Home SatireA&E Satire: Am&Eggs: Midwestern students complain that Caf hotdish is “too spicy”

Satire: Am&Eggs: Midwestern students complain that Caf hotdish is “too spicy”

By Evan Aho Heat Miser

Bon Appétit faces a new controversy as students have begun to speak up against the company’s lack of concern for its customers. Last month, Stav Hall served its classic tater tot hotdish, traditionally a favorite among the student body. However, the chefs decided to put a new spin on the recipe by adding a quarter-teaspoon of black pepper to the batch, a decision which may prove to be costly.

Claire Bumpkinson ’22 was the first to come forward with her story.

“Back home, hotdish is a special treat,” Bumpkinson said. “My grandmother always brings it to family gatherings, and I never thought anyone could do her recipe justice, so I was shocked when Bon App got so close. I just don’t understand why they had to ruin it like this.”

But the criticism extends beyond emotional wounds. John Wensleydale ’23 suffered second-degree burns to his tongue and has faced exorbitant medical bills due to the Caf’s error.

“I still can’t eat solid food,” Wensleydale wrote in an email to the Manitou Messenger. “It’s great because I can have as many Pause shakes as I want, but I can’t taste them. You win some, you lose some, I guess.”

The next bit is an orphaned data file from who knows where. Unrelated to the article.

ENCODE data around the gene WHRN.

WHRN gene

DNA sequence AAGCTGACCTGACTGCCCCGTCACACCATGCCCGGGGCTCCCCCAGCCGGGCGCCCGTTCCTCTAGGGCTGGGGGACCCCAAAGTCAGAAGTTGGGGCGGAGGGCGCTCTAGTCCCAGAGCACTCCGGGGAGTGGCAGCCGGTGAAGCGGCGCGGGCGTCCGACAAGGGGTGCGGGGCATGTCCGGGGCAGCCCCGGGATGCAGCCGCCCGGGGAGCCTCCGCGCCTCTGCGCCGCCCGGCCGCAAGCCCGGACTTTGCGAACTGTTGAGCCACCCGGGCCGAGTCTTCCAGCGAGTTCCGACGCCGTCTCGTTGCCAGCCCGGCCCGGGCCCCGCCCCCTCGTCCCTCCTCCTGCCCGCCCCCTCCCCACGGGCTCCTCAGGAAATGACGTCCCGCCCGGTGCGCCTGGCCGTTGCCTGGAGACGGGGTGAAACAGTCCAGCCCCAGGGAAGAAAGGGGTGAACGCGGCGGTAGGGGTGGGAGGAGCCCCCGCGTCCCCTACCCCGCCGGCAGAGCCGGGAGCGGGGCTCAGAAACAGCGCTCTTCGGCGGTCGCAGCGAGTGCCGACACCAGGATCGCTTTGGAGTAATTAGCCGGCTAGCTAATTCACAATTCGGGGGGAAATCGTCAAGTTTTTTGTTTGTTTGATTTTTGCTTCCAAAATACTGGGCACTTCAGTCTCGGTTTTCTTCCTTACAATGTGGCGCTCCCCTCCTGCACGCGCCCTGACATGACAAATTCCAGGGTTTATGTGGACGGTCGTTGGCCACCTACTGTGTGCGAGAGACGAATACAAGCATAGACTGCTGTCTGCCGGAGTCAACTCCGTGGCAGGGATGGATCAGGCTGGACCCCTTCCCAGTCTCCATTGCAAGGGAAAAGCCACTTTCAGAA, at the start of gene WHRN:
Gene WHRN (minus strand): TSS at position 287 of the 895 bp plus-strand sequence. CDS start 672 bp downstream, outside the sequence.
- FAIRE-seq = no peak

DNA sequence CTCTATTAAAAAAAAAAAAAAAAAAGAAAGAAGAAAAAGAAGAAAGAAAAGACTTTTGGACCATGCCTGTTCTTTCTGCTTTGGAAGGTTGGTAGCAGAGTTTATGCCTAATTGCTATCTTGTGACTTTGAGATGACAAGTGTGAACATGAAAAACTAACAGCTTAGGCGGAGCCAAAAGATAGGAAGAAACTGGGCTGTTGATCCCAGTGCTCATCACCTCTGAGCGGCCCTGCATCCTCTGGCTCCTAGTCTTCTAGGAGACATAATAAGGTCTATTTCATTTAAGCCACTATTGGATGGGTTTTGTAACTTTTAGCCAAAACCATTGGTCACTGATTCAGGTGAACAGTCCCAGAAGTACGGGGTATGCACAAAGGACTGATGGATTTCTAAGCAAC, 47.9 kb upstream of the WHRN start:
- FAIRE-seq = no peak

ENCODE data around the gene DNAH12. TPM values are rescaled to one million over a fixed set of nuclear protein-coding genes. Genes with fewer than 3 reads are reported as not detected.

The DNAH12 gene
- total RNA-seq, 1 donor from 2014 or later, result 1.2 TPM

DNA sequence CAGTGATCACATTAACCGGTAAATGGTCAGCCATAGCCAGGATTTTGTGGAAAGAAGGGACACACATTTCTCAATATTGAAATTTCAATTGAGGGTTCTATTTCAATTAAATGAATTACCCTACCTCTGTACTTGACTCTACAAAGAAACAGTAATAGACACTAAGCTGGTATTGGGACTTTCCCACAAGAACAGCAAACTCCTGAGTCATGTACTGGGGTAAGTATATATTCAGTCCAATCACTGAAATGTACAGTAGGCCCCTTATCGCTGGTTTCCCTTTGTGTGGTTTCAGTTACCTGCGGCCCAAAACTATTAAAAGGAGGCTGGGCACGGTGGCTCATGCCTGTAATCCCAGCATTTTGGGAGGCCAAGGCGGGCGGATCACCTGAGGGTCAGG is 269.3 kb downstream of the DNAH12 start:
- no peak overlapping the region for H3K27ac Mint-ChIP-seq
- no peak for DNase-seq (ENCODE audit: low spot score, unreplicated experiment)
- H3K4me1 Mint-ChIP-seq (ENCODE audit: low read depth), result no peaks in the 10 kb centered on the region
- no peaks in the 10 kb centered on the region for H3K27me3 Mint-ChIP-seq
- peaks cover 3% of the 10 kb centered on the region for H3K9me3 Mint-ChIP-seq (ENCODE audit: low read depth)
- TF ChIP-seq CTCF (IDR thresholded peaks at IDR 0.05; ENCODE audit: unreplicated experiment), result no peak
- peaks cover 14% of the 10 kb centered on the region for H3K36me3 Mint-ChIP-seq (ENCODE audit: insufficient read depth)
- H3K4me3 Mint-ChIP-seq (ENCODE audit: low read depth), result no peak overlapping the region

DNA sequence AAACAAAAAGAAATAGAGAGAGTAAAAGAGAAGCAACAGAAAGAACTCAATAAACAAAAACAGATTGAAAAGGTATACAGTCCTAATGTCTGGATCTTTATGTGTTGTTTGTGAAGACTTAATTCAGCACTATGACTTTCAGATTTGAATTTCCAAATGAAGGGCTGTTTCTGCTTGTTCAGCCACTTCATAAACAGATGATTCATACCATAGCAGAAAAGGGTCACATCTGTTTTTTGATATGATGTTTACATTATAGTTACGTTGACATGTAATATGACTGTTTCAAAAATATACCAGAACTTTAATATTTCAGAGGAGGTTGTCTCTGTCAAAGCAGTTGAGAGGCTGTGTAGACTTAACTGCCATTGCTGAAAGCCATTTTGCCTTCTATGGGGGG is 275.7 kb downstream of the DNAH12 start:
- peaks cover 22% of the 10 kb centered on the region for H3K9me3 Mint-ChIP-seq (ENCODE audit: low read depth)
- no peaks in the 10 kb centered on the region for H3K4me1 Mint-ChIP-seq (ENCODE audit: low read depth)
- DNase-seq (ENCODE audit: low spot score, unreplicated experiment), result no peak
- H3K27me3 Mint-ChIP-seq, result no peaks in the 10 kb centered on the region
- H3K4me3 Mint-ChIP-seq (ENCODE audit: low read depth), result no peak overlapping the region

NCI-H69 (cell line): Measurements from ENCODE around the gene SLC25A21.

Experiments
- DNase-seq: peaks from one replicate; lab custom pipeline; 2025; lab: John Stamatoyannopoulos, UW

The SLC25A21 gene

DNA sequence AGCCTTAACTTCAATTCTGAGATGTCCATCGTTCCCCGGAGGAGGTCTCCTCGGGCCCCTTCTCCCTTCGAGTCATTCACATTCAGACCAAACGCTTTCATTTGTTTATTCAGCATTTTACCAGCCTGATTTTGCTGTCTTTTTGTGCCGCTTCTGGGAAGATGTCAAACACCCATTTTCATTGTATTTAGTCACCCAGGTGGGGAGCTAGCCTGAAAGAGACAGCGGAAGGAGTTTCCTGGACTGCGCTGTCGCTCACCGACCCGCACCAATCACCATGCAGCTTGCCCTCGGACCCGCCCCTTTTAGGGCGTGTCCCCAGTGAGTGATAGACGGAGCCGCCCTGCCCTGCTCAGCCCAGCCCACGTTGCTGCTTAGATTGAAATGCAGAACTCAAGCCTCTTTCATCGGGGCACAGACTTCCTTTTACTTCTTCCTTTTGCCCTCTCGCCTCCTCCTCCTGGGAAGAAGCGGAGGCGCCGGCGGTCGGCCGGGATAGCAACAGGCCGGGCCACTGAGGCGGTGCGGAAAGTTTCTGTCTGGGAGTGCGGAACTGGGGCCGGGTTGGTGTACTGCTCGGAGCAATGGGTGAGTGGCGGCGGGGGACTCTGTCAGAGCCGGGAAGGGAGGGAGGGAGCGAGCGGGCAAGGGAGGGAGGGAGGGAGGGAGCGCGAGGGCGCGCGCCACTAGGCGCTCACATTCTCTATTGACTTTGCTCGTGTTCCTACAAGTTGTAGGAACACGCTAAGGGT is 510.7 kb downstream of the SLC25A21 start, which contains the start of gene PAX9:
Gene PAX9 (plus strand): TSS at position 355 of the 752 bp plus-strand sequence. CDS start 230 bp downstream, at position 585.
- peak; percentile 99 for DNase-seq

Not everyone takes issue with the change. Bertrand McToast ’20, originally from Arizona, welcomes an entree that reminds him of his home climate.

“Minnesotans are weak. That casserole is great” McToast said, drinking a habanero smoothie. Eyewitnesses report that he shed a single manly tear.

The scandal comes hot on the heels of another incident in which the broccoli and cheese soup was laced with Tabasco sauce. Fortunately, the slip-up occurred during fall break, so there were few casualties.

Bon App has yet to issue an official statement on either controversy, but Board Supervisor Jesse Bauernfeind gave a personal comment.

“If we have to, we’ll hold off on the spicy stuff until mid-November,” he said. “There should be enough snow on the ground by then for people to stick their tongues in.”

aho2@stolaf.edu